Fish Tacos. A'ight, Kids. Gonna pause here to let the giggles die down.

There. I've stopped giggling.

Every time I hear Californians wax gastronomic about their beloved fish tacos, I grow more intrigued. So today for lunch, in hopes of drowning my sorrows over my favorite LA couple (Sarah Silverman and Jimmy Kimmel) breaking up (I know, right?), I had Pita Grill's take on the MexiCali sea wrap.

While I can't imagine the eight-store NYC chain's version in any way resembles authenticity, it was pretty damn tasty. Blackened tilapia with baby greens, pico de gallo, and "low-fat sour cream spread" on a wheat tortilla. I'd normally ask 'em to substitute some real, live full fat sour cream (mostly just 'cause I like saying 'full fat' to strangers) but every reference to sour cream on the menu includes the dreaded 'low fat' and 'spread' tags, so I didn't bother.

The filling-to-tortilla ratio left a lot to be desired, but the ample flavor of the fish made up for the meagerness of the dollop. The pico de gallo was a wimpy (as was warned), and the tortilla was not at all oily. Sad face. But still, flavorful and satisfying. And I needn't have been concerned about the Barbie Doll sour cream, as the schmear was undetectable to the human eye.

Came with a side of grilled Mexican corn on the cob "rubbed with canola mayonnaise, sprinkled with Ancho chili pepper and queso anejo." Fish tacos and a cob being rubbed, all on one plate? The schoolyard joke potential here is off the charts. Regardless, the corn made me cut loose o' some sexytime noises. Just now caught myself making them again, thinking about it.

When I saw the banana cake I'd ordered, I assumed they'd brought me the wrong thing. Where's the yellow? This is America, goddammit. Banana flavored things should be died bright yellow to identify them as banana flavored things. Right? But the dark, moist, nutty-raisiny bar topped high with what felt like butter cream frosting was indeed banana from tip to tail, and despite the non-nuclear hues, I again made with the porn grunties.

I'll continue my search for a real fish taco, but in the meantime, this'n's good enough to recommend. Especially if you don't know what a real one tastes like.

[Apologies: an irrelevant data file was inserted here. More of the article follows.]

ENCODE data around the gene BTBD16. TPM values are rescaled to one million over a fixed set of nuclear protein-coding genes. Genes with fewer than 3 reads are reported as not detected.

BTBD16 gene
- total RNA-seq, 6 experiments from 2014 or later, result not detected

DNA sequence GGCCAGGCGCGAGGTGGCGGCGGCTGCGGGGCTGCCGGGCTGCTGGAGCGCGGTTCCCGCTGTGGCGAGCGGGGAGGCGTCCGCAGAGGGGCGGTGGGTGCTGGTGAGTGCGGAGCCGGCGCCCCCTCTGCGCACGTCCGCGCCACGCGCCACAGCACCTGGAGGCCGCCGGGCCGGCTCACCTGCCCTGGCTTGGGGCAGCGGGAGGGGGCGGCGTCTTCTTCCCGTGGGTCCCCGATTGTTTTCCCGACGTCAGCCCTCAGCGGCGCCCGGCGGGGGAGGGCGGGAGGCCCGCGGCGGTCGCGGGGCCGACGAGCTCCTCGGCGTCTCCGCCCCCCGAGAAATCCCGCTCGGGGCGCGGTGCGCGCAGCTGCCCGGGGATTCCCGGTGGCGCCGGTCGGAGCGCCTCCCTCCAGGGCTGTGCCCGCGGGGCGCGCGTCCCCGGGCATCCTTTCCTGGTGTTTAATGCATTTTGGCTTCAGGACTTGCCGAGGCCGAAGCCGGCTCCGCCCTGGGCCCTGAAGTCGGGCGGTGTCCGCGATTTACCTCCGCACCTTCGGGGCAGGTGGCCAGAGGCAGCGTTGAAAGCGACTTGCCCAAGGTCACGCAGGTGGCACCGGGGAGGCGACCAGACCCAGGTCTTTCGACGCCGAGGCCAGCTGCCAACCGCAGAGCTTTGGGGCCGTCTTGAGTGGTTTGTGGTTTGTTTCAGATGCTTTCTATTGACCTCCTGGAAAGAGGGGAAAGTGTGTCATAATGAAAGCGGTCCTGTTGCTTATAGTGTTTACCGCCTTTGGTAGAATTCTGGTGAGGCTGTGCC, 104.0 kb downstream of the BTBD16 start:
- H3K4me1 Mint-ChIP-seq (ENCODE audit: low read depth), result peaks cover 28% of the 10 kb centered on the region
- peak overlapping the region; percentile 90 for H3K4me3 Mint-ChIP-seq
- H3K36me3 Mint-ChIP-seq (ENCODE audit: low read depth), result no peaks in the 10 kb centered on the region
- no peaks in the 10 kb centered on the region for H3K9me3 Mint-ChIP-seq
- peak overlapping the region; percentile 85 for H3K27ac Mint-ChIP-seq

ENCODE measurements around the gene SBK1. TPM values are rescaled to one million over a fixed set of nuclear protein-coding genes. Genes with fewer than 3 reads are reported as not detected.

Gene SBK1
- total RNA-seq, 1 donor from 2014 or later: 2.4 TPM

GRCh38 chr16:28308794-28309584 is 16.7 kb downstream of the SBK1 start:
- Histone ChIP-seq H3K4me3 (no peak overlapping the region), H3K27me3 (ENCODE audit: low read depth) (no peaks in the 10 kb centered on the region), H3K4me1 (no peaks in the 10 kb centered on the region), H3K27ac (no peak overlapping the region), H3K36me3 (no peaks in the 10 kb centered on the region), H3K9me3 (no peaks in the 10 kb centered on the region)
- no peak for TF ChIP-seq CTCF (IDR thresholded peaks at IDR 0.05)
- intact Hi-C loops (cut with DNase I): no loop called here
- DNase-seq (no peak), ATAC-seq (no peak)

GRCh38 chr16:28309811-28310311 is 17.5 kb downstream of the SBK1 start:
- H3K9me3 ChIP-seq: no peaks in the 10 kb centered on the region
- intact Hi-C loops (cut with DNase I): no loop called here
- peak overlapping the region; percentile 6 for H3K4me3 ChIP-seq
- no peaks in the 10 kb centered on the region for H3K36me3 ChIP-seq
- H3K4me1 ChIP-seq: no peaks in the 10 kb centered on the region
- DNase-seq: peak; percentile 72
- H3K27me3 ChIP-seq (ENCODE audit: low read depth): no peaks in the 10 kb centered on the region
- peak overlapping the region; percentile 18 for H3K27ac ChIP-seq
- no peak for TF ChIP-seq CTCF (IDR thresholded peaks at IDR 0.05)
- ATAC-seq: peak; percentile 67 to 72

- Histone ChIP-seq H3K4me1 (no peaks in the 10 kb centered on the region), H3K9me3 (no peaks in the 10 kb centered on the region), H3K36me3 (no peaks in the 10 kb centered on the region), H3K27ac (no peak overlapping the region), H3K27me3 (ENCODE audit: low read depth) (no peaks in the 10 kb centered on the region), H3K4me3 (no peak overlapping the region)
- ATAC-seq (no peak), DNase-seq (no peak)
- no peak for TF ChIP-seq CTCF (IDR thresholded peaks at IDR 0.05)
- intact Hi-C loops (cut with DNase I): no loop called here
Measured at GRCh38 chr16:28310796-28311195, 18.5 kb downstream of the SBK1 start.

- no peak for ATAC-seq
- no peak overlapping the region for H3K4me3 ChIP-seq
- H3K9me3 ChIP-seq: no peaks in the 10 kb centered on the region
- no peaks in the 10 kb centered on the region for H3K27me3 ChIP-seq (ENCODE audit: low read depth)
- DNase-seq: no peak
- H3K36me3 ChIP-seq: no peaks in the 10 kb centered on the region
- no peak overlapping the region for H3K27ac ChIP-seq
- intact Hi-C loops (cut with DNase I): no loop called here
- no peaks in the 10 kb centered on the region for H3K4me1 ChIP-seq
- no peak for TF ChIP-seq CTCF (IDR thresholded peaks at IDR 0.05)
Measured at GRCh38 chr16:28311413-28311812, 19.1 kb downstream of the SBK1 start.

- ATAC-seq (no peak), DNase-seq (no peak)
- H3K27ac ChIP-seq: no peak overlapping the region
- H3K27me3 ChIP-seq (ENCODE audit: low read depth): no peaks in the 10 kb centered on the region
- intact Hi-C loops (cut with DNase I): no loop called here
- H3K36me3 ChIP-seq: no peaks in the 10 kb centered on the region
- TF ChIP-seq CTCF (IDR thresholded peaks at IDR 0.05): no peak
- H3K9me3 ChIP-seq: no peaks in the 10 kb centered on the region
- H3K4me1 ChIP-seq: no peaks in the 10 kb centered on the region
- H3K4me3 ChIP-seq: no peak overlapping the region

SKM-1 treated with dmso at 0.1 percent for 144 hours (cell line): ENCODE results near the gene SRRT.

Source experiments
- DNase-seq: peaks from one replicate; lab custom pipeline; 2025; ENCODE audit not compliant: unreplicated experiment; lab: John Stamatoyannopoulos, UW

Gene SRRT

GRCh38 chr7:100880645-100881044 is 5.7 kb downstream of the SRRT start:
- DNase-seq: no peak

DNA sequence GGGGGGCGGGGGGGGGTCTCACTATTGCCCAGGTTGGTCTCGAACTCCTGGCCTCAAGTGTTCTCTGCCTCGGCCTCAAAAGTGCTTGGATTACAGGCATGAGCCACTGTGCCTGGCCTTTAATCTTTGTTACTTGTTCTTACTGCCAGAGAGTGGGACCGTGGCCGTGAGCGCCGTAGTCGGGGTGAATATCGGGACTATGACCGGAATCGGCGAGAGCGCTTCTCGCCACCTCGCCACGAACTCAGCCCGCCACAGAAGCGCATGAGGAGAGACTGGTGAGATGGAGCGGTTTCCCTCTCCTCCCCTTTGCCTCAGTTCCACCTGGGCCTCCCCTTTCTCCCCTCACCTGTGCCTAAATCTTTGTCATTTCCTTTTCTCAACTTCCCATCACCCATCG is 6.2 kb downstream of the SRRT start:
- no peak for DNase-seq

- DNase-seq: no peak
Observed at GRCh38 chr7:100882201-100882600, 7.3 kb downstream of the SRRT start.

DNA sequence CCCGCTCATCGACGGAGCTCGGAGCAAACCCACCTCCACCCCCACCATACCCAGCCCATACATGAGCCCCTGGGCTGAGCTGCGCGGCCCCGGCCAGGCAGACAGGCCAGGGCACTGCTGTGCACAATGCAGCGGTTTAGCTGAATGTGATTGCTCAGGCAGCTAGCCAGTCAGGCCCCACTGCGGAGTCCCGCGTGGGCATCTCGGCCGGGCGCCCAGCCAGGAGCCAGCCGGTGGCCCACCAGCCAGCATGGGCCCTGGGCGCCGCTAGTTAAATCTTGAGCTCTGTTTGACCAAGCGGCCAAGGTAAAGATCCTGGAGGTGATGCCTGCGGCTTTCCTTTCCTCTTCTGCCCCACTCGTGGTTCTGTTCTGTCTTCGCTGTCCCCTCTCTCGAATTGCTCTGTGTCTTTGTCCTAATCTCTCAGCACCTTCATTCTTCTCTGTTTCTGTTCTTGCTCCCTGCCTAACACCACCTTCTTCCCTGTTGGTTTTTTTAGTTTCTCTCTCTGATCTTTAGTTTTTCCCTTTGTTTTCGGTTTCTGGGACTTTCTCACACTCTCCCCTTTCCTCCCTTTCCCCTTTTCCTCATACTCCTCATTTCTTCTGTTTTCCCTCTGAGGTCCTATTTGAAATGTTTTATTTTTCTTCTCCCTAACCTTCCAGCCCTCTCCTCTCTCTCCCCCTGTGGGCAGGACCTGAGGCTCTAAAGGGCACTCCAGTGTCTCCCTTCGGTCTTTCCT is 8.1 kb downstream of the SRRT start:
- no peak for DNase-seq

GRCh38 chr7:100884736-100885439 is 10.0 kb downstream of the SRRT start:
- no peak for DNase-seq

Subway does it again.

And again, it sucks. The new Texas Style Smoked Beef Brisket sandwich smells like a chemical manufacturing plant, and tastes like parking lot. Okay, the nice, executive section of the parking lot. In the shade up near the building. I happen to know it ain't difficult to accurately duplicate the taste of smoke, but I guess Subway felt the regular artificial stuff wasn't artificial enough. And this mofo was dry. The leftover half I had the next day (if you're laughing at the fact I'd eat leftover parking lot, you don't know me very well), was so dry I had to schmear some crab dip on it. The horseradish fairly well rocked it. But still.

I maintain the best that Subway slings is the Italian BMT with (and talk slowly when asking for this part) provolone, onion, tomato, black olives, and LOTS OF EXTRA vinegar and oil, on herb and cheese bread. They won't actually put extra on it, but somehow just asking for extra makes it taste better. And there's something about their v&o that makes me walk past half a dozen real, living and mouth-breathing Italian hero shops (the ones in my 'hood, anyway) to eat Chubway's. Plus, last time they accidentally put an actual, red-to-the-core, low-wood tomato on mine. Bonus!

And no sub missive would be complete without also noting their meatball marinara 'wich is surprisingly serviceable, too. Again, graded on the Upper East Side Italian Joint curve.

But this new smoked brisket? Unless you're Hellboy with a taste for home, skip it.